During my first internship I felt I was genuinely producing better stories than some of the staff reporters and politely took it up with the editor. He agreed I was contributing well to the running of the website and agreed to pay me full expenses. He said that me doing this demonstrated maturity and confidence in my ability. I have since started to do freelance work for the same website.

My experiences of interning have been very positive and have given me an insight into the world I want to work in. Without this experience I feel I would be far less equipped to find full-time work and perform well once employed.

Guardian- Week 11: Diary of an intern …

The Guardian is publishing an intern’s diary every week:

In the interests of honesty the identity of the intern will not be revealed, nor will the paper be identified and any colleagues mentioned will have been renamed

The new head of content has begun after several of the paper’s more senior journalists deputising over the past few weeks. He’s wasted no time in stamping his authority on the place, although he’s worked for other papers in the group and everyone knows him quite well.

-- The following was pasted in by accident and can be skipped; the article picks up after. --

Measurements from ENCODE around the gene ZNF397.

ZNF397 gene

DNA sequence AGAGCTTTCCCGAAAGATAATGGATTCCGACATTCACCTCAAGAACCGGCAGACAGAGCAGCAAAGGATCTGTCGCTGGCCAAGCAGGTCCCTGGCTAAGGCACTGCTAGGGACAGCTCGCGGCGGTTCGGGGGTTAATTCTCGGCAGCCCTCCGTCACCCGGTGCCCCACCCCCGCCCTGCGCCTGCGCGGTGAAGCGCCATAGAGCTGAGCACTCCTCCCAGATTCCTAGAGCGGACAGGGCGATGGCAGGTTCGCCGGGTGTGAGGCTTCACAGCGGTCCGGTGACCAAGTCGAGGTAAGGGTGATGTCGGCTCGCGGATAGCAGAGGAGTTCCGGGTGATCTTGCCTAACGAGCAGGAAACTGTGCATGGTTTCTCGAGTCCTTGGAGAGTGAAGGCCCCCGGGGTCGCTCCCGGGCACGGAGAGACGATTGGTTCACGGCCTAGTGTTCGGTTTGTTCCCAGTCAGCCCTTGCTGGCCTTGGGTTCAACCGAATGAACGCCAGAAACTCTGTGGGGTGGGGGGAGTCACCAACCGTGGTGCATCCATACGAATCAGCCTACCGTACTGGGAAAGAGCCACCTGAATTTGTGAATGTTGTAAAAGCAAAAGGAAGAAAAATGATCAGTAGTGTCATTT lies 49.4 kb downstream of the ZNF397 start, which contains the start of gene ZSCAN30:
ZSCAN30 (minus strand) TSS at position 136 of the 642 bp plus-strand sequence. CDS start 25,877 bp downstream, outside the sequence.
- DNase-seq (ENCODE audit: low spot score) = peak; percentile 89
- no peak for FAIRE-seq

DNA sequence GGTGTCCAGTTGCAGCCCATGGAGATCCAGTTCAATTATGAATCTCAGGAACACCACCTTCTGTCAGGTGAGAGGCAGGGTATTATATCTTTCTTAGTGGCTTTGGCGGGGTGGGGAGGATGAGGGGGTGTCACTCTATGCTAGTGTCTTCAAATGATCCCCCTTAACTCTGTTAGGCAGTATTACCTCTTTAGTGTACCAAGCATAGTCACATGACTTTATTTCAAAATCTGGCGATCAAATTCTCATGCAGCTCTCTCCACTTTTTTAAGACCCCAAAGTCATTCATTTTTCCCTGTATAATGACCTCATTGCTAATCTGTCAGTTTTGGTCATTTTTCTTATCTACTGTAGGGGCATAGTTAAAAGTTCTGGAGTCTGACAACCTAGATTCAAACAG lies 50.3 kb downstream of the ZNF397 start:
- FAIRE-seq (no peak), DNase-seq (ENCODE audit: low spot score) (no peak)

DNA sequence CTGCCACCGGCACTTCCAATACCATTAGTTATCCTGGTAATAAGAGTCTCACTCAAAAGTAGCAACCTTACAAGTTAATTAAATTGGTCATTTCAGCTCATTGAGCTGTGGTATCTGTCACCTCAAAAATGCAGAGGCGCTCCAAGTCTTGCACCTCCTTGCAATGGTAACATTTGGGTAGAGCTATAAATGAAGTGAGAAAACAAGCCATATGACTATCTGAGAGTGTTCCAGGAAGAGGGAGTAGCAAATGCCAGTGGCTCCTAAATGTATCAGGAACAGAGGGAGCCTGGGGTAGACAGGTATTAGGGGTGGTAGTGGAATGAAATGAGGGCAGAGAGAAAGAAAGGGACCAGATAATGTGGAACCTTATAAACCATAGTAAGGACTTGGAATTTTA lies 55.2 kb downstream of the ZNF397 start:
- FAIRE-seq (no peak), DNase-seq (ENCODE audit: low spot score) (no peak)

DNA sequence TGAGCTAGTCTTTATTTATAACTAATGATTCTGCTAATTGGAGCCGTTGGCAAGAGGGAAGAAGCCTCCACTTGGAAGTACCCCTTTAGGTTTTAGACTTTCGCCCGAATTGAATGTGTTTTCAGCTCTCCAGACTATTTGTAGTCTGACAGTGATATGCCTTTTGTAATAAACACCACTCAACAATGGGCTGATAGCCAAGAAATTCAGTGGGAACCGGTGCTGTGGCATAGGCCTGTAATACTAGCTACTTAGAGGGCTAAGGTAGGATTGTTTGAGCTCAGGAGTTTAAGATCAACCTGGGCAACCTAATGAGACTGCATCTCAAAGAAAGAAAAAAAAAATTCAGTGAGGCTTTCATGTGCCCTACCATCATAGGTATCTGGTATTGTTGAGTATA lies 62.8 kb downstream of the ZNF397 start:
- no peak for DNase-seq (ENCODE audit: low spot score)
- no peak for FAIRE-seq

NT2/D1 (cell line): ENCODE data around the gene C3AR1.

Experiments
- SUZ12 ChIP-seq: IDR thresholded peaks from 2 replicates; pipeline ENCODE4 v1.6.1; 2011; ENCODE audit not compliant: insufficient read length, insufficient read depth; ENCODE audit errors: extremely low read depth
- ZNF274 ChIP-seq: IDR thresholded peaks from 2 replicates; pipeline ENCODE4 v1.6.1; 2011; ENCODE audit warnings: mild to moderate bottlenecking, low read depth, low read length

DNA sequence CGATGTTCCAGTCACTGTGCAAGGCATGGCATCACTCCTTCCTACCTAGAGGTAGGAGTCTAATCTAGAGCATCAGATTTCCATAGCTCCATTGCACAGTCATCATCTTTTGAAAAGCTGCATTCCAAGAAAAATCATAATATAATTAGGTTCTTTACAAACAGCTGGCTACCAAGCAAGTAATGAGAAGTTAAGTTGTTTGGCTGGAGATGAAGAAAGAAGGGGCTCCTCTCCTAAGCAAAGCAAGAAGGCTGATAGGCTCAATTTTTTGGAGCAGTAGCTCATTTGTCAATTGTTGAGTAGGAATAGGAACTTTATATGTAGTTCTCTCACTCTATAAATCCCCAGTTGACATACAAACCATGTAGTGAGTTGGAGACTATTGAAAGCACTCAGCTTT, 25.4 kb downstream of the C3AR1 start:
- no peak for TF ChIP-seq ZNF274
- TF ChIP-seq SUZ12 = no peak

The bloke is also a very funny and outgoing kind of journalist, and I think he’s already made things a bit more relaxed around the place. His language is more than a bit colourful, although that doesn’t bother me one bit. I’ve struck up a bit of a rapport with him as well so hopefully he’s going to become aware of my talents.

Podcast recording is a bit of a hotchpotch this week due to circumstances Ricky and I can’t control. Still, this week’s isn’t necessarily worse off content-wise, but we’ve run into some potential problems which have meant it’s not as good as the previous two.